Anyways, the Empire Builder didn't lose any more time as it travelled across Wisconsin, and so I arrived in Chicago around 9 pm. During its' traverse of the Badger State, Customer Service reps boarded at Columbus, WI. I made it a point ot get to see them, and to confirm the change in my reservation. This was a good thing, as the Customer Service reps had listed me as a no-show When the aforementioned bus arrived in Chicago and I was not on it. they went about calling Chicago, and reinstating my reservation aboard the Three Rivers. It turns out that not only was I able to have my sleeper accomodations, Amtrak Up-graded my sleeper from a Standard to the handicapped room. For those of you who don't know, this room is as large, if not larger than, the deluxe rooms. So, it is a good idea to make sure and follow-up with the customer service reps when things happen to your trains and reservations. Who knows? you might get an upgrade like what happened to me. However, the lesson remains: follow up with the customer service dept.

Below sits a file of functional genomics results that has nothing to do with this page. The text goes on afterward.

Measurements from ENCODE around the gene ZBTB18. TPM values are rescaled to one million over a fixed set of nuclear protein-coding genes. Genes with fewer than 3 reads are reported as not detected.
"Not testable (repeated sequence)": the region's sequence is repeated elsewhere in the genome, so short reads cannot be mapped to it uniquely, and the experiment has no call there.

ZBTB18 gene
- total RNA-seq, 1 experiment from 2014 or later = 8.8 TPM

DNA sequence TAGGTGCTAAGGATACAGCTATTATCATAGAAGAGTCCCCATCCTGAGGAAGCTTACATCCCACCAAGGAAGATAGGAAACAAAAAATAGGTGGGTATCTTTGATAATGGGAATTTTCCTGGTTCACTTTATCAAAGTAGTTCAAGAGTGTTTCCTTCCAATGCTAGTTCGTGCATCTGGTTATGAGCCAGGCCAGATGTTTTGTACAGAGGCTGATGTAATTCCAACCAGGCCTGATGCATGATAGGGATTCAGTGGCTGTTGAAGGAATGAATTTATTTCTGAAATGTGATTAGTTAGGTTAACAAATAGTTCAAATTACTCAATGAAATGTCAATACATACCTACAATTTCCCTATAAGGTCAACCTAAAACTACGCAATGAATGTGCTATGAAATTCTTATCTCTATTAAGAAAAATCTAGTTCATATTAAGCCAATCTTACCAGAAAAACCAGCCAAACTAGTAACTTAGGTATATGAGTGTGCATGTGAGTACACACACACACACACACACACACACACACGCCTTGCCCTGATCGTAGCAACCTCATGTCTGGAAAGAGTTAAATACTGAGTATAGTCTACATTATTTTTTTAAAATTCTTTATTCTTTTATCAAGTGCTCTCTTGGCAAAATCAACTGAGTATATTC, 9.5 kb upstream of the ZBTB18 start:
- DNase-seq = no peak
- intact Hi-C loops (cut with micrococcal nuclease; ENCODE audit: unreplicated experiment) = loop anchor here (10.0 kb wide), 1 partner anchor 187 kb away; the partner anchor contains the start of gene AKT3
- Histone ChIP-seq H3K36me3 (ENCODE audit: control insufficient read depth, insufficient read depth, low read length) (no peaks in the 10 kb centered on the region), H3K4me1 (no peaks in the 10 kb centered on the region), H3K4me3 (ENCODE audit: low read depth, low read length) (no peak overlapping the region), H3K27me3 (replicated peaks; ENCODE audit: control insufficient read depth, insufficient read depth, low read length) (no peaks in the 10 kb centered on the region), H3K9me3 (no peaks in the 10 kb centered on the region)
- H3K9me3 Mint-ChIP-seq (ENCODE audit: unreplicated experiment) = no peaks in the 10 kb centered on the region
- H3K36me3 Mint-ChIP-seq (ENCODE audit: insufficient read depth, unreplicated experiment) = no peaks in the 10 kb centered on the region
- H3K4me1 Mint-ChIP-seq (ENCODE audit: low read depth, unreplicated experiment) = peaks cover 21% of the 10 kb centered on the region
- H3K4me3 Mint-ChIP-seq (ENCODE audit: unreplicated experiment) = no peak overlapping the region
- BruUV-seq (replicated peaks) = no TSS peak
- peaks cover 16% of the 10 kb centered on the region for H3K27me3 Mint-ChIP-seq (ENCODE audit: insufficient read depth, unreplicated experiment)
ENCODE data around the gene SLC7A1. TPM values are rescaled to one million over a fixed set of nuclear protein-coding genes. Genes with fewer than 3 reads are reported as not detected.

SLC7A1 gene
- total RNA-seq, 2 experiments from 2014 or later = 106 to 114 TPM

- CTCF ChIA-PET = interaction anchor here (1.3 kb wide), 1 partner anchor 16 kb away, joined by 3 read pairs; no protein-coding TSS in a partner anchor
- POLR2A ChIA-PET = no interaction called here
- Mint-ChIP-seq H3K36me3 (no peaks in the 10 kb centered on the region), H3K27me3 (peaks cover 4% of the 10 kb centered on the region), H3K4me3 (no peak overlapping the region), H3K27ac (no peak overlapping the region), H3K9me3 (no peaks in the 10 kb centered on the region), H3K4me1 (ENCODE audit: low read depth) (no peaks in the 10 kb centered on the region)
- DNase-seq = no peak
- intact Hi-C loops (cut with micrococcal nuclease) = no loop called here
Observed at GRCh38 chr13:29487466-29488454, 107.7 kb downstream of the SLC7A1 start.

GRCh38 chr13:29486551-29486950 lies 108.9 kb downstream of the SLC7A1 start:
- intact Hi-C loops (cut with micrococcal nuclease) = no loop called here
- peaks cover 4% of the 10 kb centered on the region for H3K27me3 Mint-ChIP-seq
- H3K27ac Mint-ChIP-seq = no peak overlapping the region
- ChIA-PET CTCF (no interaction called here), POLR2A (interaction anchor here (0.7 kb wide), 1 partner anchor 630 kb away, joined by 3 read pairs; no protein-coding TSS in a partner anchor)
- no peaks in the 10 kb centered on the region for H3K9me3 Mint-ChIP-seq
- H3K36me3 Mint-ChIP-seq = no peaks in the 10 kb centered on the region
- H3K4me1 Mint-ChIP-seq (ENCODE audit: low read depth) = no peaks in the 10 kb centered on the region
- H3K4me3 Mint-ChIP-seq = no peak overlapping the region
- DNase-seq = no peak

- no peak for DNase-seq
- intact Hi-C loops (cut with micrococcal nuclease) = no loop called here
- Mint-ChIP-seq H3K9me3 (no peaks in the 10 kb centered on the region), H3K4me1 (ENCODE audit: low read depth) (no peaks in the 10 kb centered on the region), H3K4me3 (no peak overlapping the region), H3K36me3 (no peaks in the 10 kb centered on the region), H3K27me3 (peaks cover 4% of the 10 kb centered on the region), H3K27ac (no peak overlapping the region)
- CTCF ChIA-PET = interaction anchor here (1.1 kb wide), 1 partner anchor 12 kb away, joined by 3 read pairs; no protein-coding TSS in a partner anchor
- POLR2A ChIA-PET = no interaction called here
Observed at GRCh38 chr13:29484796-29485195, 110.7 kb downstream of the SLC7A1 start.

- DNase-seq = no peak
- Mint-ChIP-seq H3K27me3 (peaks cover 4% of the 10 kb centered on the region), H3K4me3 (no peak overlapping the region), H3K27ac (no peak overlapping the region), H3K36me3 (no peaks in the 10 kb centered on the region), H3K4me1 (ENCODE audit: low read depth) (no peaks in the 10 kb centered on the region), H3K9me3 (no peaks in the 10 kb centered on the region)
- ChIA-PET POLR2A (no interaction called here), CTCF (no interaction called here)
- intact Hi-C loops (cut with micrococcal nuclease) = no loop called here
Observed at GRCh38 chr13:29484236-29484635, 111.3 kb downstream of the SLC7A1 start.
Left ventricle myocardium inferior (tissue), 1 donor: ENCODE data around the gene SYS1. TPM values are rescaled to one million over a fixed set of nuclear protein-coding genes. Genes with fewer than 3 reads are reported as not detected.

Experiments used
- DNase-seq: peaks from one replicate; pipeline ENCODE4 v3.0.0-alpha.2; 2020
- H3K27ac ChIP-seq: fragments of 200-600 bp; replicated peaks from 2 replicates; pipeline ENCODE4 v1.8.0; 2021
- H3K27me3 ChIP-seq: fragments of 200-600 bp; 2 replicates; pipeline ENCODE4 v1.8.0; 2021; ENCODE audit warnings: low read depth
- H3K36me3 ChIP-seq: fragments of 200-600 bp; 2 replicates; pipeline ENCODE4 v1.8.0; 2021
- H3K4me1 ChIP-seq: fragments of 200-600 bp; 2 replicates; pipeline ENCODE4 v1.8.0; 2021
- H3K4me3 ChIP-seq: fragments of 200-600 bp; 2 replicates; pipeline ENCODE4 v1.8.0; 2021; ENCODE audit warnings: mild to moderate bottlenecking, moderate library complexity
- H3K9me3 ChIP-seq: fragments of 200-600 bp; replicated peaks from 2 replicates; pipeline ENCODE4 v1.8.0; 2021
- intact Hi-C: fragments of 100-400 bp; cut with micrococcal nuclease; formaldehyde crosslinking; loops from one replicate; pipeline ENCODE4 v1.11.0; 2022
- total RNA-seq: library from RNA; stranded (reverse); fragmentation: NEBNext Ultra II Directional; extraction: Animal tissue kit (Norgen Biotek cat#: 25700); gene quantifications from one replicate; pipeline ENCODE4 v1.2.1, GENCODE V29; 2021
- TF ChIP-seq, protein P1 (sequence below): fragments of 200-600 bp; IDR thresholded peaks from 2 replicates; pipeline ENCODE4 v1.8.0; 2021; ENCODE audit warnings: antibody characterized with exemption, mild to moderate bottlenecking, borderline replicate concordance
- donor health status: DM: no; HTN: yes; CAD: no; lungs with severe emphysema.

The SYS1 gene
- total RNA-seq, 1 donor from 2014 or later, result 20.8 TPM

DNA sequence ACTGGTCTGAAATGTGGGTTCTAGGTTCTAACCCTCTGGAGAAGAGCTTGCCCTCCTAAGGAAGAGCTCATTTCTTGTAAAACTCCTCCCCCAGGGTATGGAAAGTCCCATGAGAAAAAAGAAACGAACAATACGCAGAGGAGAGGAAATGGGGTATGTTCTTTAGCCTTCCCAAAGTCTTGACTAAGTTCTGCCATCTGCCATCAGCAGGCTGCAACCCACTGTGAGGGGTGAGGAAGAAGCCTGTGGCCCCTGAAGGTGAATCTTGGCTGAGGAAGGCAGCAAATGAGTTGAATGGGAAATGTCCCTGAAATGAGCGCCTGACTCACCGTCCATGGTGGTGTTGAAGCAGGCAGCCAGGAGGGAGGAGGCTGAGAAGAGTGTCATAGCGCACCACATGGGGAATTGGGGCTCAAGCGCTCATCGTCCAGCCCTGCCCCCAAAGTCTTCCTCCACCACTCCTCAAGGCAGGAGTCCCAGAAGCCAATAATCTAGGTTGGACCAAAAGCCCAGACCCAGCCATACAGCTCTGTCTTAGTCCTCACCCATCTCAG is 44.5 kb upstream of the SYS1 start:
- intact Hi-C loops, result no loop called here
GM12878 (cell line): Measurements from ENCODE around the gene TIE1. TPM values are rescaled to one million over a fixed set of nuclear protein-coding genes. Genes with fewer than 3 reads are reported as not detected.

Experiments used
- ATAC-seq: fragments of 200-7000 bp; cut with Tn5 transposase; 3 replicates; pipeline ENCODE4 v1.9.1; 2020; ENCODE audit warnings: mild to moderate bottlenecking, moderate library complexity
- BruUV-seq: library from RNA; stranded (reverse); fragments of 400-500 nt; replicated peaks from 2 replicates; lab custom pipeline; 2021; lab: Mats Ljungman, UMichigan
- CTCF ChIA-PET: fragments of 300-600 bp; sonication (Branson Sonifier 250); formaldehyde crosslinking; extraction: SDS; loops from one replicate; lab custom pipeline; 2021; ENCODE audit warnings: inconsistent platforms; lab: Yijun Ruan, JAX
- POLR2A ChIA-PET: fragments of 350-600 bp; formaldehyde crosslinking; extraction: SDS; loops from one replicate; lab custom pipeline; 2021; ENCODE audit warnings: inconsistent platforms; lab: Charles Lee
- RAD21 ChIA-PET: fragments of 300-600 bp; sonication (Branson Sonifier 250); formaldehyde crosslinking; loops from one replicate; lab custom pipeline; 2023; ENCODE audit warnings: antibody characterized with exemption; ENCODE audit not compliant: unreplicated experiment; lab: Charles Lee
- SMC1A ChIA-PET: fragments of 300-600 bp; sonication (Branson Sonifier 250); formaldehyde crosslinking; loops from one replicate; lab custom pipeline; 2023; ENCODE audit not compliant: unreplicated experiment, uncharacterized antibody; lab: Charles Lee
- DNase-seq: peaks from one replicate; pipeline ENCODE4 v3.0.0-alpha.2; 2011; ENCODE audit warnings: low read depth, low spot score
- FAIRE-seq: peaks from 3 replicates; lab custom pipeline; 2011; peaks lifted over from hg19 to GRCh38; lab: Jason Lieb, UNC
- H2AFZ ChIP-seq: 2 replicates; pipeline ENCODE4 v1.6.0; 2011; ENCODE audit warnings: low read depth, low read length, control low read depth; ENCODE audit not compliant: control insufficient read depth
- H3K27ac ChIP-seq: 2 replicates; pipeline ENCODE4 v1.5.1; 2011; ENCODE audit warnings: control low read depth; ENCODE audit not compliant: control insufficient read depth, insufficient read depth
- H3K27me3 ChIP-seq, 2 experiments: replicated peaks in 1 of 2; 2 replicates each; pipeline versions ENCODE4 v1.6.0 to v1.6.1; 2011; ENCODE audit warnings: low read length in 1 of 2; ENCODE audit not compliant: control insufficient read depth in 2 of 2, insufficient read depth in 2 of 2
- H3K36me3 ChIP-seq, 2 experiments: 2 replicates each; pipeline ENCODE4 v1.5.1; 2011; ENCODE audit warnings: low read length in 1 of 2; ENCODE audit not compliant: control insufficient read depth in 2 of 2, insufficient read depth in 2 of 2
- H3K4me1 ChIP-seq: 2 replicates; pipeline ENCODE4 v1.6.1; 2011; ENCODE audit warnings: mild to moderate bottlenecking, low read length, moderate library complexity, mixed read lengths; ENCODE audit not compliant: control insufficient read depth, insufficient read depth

I was also lucky that the Three Rivers was there to be able to handle latecomers off of the Western Trains, like myself. While I was disappointed to learn that my reservation had been listed as a no-show when the bus that had not been announced arrived in CHI, it wasn't that big of a deal getting my reservation reinstated. Fortunatly, I had caught the matter in time.